- About About
Medical Patient Resources Becoming a State-Authorized Patient Talking to your doctor Which conditions qualify? The Medical Cannabis Patient’s Guide for U.S. Travel Patient's Guide to CBD Patient's Guide to Medical Cannabis Guide to Using Medical Cannabis Condition-based Booklets Growing Cannabis Cannabis Tincture, Salve, Butter and Oil Recipes Leaf411 Affordability Program Tracking Treatment & Gathering Data with Releaf App Medical Professional Resources CME for Medical Professionals Cannabis Safety Medical Cannabis Research
- Legal Legal
Advocacy ASA Chapters Start an ASA Chapter Take Action Campaigns No Patient Left Behind End Pain, Not Lives Vote Medical Marijuana Medical Cannabis Advocate's Training Center Resources for Tabling and Lobby Days Strategic Planning Civics 101 Strategic Messaging Citizen Lobbying Participating in Implementation Movement Building Organizing a Demonstration Organizing Turnout for Civic Meetings Public Speaking Media 101 Patient's History of Medical Cannabis
Policy Model Federal Legislation Download Ending The Federal Conflict Public Comments by ASA Industry Standards Guide to Regulating Industry Standards Recognizing Science using the Data Quality Act Fact Sheet on ASA's Data Quality Act Petition to HHS Data Quality Act Briefs ASA Data Quality Act petition to HHS Information on Lawyers and Named Patients in the Data Quality Act Lawsuit Reports 2020 State of the States Medical Cannabis in America Medical Cannabis Access for Pain Treatment
- News News
- Join Join
With passage of the 2018 Farm Bill, the framework was put in place for states to pass laws legalizing the production and distribution of industrial hemp. But what does that mean for CBD and products containing CBD? A search for “CBD” on the website of the U.S. Food & Drug Administration (FDA) brings up a list of warning letters that have been issued to companies. In 2015, the FDA issued 18 warning letters and conducted a study on label claims for CBD content. This study showed that only one product came close to the labeled CBD content, while a number contained no cannabinoids, and many contained THC despite not advising so on the label.
More recently, the FDA issued three warning letters on March 28, 2019 to companies marketing their products as nutritional or dietary supplements, listing them as having healing or curative properties on their website, and/or marketing new drugs to animals. Even though the Farm Bill has passed, CBD is still prohibited from being labeled or marketed as a nutritional or dietary supplement and no compound may be called a drug unless it has gone through the FDA’s review process and has been approved as such (e.g., Epidiolex).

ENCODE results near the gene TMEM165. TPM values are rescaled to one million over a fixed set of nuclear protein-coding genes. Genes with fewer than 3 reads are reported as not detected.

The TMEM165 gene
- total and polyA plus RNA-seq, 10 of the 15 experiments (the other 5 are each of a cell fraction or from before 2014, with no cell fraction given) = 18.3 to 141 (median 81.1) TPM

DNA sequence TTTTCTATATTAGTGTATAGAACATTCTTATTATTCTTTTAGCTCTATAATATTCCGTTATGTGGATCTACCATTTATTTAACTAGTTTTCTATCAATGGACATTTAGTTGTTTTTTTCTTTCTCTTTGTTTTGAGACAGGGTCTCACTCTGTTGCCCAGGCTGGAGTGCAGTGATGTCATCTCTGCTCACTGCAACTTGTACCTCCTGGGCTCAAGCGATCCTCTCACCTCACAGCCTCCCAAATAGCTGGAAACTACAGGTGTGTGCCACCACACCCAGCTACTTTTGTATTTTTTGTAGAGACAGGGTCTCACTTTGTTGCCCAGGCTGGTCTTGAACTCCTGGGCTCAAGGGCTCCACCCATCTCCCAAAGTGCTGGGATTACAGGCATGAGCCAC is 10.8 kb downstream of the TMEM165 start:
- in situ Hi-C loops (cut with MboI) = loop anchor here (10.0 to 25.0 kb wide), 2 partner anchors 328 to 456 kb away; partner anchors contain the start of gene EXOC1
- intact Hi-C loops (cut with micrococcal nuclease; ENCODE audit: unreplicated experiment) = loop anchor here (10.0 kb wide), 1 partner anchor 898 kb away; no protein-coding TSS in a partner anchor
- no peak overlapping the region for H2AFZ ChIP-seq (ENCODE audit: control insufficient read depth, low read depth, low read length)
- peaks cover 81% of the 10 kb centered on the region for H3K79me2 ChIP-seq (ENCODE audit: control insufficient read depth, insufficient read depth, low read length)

Businesses must be aware of how they are marketing and labeling their products to ensure that they are in compliance with the FDA requirements for CBD and CBD products until the FDA changes its position. In an announcement in the Federal Register on April 3, 2019, the FDA has said that it will be hosting a public hearing and taking comments to obtain scientific data as it relates to the safety, manufacturing, packaging, labeling, and product quality of cannabis and cannabis-derived products.
The American Herbal Products Association (AHPA) recently issued a guidance document to assist herbal companies in evaluating their products and encourages compliance in the following areas:
- Food facility registration
- cGMP and cGAP practices
- Labeling, including:
- Nutritional information
- Allergen information
- Contact information
- Absence of drug claims
- New dietary ingredient and food additive provisions
- Adverse event reporting
Americans for Safe Access created the Patient Focused Certification (PFC) program and worked with AHPA to develop clear and comprehensive regulations. PFC is a third-party certification program that works with all aspects of the industry, including cultivation, manufacturing, distribution, and laboratory operations and has recently begun certifying industrial hemp businesses in addition to cannabis businesses.